Earlier this week, we reported on a newspaper interview with former CIA agent Antonio Veciana in which he talked about JFK’s assassination and the CIA man he knew as ‘Maurice Bishop.’
From Citizens for Truth About the Kennedy Assassination, here’s the essential background on this long-standing JFK mystery that has now been clarified:
Why do JFK scholars debate the identity of Maurice Bishop?
In 1963, Veciana ran an anti-Castro militant group called Alpha-66, which staged hit and run attacks on the Cuban government. This violent crusade brought him in close contact with undercover CIA officers seeking to overthrow Castro, including David Atlee Phillips (left)
In the 1976, Veciana told congressional investigator Gaeton Fonzi, that he had seen a friend from the CIA whom he knew as “Maurice Bishop” in the company of Lee Harvey Oswald in Dallas in September 1963.
Working with an artist, Veciana gave a description that yielded a drawing of a man who resembled Phillips (below right).
One of Phillips colleagues, contract CIA officer named Ross Crozier, was interviewed by the congressional investigators twice and he said he was “almost certain” that Phillips had used the name “Bishop.”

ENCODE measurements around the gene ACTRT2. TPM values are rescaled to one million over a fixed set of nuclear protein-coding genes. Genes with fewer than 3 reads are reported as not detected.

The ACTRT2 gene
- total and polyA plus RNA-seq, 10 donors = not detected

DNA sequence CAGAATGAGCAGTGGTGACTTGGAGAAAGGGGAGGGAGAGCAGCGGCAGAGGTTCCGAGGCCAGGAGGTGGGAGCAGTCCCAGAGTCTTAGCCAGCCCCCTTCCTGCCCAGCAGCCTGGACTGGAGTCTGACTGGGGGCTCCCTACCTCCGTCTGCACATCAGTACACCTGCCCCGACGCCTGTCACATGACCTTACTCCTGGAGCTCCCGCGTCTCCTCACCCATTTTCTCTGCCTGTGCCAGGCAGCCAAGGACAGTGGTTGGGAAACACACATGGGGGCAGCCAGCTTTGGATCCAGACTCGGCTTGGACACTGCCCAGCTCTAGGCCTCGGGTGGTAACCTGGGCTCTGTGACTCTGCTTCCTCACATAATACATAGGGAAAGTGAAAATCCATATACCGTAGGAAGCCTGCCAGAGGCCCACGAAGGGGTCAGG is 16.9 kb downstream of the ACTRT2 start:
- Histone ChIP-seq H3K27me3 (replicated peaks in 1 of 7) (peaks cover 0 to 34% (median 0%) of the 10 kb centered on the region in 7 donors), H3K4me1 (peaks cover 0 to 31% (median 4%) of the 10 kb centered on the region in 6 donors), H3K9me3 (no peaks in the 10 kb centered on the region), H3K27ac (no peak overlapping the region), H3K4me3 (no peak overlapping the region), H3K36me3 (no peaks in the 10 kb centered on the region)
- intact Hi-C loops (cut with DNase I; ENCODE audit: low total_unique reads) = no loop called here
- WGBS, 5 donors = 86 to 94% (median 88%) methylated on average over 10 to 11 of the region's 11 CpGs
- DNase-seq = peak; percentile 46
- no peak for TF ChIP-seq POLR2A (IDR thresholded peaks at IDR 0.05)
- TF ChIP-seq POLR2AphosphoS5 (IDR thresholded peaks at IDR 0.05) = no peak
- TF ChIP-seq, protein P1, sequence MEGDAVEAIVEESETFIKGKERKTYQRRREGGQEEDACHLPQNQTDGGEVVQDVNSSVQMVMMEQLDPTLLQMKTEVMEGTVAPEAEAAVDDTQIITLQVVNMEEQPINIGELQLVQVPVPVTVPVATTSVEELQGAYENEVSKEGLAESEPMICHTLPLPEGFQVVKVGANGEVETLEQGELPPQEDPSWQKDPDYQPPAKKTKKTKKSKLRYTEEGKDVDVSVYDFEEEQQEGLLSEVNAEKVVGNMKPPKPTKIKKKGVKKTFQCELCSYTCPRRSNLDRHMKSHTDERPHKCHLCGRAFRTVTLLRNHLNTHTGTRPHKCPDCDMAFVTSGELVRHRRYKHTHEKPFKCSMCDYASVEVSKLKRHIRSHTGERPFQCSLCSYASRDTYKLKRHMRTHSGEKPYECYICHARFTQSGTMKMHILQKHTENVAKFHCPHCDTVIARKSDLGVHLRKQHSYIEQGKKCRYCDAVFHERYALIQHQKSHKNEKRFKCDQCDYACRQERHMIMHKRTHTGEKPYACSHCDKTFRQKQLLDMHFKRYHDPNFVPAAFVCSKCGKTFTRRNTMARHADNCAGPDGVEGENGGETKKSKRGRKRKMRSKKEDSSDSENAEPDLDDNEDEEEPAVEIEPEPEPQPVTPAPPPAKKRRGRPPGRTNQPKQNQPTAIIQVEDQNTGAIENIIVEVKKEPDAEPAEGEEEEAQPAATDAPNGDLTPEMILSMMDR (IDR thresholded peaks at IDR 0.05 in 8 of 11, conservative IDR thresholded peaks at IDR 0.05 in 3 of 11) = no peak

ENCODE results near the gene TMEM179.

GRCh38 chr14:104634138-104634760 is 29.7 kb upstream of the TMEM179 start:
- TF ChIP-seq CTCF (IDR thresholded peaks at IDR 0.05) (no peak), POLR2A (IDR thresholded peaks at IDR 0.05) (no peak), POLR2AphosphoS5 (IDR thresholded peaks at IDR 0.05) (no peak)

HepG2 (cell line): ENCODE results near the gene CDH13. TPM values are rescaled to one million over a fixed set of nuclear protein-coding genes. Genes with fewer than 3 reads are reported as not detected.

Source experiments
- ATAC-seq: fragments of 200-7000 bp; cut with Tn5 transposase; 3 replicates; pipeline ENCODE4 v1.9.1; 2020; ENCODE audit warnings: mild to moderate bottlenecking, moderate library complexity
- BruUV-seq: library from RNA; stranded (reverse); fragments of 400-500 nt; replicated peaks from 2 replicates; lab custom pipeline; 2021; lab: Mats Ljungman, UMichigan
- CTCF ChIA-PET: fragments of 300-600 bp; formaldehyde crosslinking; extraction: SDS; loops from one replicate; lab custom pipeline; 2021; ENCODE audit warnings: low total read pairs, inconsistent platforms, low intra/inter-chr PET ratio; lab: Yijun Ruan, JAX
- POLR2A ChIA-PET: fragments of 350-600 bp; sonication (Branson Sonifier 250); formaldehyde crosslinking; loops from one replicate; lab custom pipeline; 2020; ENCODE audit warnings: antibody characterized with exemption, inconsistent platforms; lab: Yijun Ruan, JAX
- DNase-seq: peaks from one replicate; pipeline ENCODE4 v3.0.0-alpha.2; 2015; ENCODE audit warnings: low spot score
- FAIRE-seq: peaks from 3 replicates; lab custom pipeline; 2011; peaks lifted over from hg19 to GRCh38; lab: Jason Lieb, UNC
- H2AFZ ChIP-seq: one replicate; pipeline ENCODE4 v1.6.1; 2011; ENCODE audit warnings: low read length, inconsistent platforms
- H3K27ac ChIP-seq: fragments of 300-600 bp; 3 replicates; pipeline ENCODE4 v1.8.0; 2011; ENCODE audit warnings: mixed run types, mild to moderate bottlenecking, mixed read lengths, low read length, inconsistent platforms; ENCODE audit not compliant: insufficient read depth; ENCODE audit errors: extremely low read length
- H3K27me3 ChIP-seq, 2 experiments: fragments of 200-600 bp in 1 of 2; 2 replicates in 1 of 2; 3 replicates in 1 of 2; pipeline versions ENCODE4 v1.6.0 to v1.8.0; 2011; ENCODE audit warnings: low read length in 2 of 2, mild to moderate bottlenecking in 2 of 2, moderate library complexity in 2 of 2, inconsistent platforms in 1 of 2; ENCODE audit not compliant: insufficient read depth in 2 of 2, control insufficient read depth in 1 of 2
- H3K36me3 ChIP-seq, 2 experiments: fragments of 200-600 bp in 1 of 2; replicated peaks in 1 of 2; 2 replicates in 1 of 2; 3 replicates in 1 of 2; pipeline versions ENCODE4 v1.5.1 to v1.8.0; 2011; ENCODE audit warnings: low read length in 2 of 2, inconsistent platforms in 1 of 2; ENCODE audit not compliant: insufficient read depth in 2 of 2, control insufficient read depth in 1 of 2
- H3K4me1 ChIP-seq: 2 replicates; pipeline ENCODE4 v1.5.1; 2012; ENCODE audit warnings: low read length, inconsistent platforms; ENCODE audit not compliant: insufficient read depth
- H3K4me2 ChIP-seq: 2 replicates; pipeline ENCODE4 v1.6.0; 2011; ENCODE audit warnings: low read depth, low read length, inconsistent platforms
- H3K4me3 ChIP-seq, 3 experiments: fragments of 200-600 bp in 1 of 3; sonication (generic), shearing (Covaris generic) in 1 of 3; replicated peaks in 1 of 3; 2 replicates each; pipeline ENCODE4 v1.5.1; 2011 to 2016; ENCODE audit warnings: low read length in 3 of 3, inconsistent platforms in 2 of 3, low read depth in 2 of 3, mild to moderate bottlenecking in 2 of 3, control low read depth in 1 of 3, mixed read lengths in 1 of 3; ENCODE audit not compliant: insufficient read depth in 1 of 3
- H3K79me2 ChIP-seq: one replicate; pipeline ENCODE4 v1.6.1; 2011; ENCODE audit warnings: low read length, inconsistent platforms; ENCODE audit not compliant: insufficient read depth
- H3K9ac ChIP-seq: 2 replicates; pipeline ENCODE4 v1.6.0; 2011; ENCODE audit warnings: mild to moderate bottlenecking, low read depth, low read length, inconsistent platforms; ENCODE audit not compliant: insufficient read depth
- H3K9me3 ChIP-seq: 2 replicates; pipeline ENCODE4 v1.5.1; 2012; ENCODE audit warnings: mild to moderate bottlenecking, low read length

When Phillips denied using the name “Bishop,” Crozier recanted, and Veciana stayed vague. In his book The Last Investigation, Fonzi concluded that Veciana was just protecting himself by hedging. The fact that Veciana never quite said “Bishop” was Phillips left the matter unresolved.
On November 22, 2013, Veciana sent a letter to Fonzi’s widow, Marie, and told her that he admired her late husband’s work and that “Bishop” was indeed Phillips.
Veciana’s letter strengthens his credibility but it does not entirely prove his story.
Veciana’s claims that he worked closely with Phillips in 1963 and that Phillips used the name “Bishop” have been corroborated by a variety evidence, not just Crozier’s testimony.
So Veciana is a credible witness. However, his story that Phillips and Oswald associated in Dallas before JFK was killed is still uncorroborated. That doesn’t mean it isn’t true.